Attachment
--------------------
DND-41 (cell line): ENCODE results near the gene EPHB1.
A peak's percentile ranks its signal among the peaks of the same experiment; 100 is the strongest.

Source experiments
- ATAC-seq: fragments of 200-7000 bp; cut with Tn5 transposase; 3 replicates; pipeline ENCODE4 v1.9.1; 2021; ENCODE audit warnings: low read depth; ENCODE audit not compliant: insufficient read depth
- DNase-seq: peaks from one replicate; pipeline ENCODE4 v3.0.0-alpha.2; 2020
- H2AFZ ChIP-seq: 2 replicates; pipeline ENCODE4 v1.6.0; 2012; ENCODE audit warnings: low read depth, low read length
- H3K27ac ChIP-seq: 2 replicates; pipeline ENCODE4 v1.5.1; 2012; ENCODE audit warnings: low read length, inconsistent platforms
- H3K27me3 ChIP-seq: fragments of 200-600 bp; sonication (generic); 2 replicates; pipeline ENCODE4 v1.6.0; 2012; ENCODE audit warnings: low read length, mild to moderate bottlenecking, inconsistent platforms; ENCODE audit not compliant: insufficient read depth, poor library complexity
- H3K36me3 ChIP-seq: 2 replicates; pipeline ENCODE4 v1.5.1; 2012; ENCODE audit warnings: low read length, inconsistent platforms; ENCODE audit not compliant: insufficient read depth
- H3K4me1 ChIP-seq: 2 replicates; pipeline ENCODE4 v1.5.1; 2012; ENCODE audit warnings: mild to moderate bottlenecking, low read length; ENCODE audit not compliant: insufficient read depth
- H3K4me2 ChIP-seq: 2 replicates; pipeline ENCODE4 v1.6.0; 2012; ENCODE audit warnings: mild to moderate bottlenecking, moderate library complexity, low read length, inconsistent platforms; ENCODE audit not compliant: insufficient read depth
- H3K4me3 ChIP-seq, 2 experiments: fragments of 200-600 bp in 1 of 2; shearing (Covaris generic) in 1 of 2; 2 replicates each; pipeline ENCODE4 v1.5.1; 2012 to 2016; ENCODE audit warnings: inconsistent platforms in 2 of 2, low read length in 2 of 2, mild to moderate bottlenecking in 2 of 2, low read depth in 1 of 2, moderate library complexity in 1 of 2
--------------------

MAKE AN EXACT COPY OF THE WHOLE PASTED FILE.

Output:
DND-41 (cell line): ENCODE results near the gene EPHB1.
A peak's percentile ranks its signal among the peaks of the same experiment; 100 is the strongest.

Source experiments
- ATAC-seq: fragments of 200-7000 bp; cut with Tn5 transposase; 3 replicates; pipeline ENCODE4 v1.9.1; 2021; ENCODE audit warnings: low read depth; ENCODE audit not compliant: insufficient read depth
- DNase-seq: peaks from one replicate; pipeline ENCODE4 v3.0.0-alpha.2; 2020
- H2AFZ ChIP-seq: 2 replicates; pipeline ENCODE4 v1.6.0; 2012; ENCODE audit warnings: low read depth, low read length
- H3K27ac ChIP-seq: 2 replicates; pipeline ENCODE4 v1.5.1; 2012; ENCODE audit warnings: low read length, inconsistent platforms
- H3K27me3 ChIP-seq: fragments of 200-600 bp; sonication (generic); 2 replicates; pipeline ENCODE4 v1.6.0; 2012; ENCODE audit warnings: low read length, mild to moderate bottlenecking, inconsistent platforms; ENCODE audit not compliant: insufficient read depth, poor library complexity
- H3K36me3 ChIP-seq: 2 replicates; pipeline ENCODE4 v1.5.1; 2012; ENCODE audit warnings: low read length, inconsistent platforms; ENCODE audit not compliant: insufficient read depth
- H3K4me1 ChIP-seq: 2 replicates; pipeline ENCODE4 v1.5.1; 2012; ENCODE audit warnings: mild to moderate bottlenecking, low read length; ENCODE audit not compliant: insufficient read depth
- H3K4me2 ChIP-seq: 2 replicates; pipeline ENCODE4 v1.6.0; 2012; ENCODE audit warnings: mild to moderate bottlenecking, moderate library complexity, low read length, inconsistent platforms; ENCODE audit not compliant: insufficient read depth
- H3K4me3 ChIP-seq, 2 experiments: fragments of 200-600 bp in 1 of 2; shearing (Covaris generic) in 1 of 2; 2 replicates each; pipeline ENCODE4 v1.5.1; 2012 to 2016; ENCODE audit warnings: inconsistent platforms in 2 of 2, low read length in 2 of 2, mild to moderate bottlenecking in 2 of 2, low read depth in 1 of 2, moderate library complexity in 1 of 2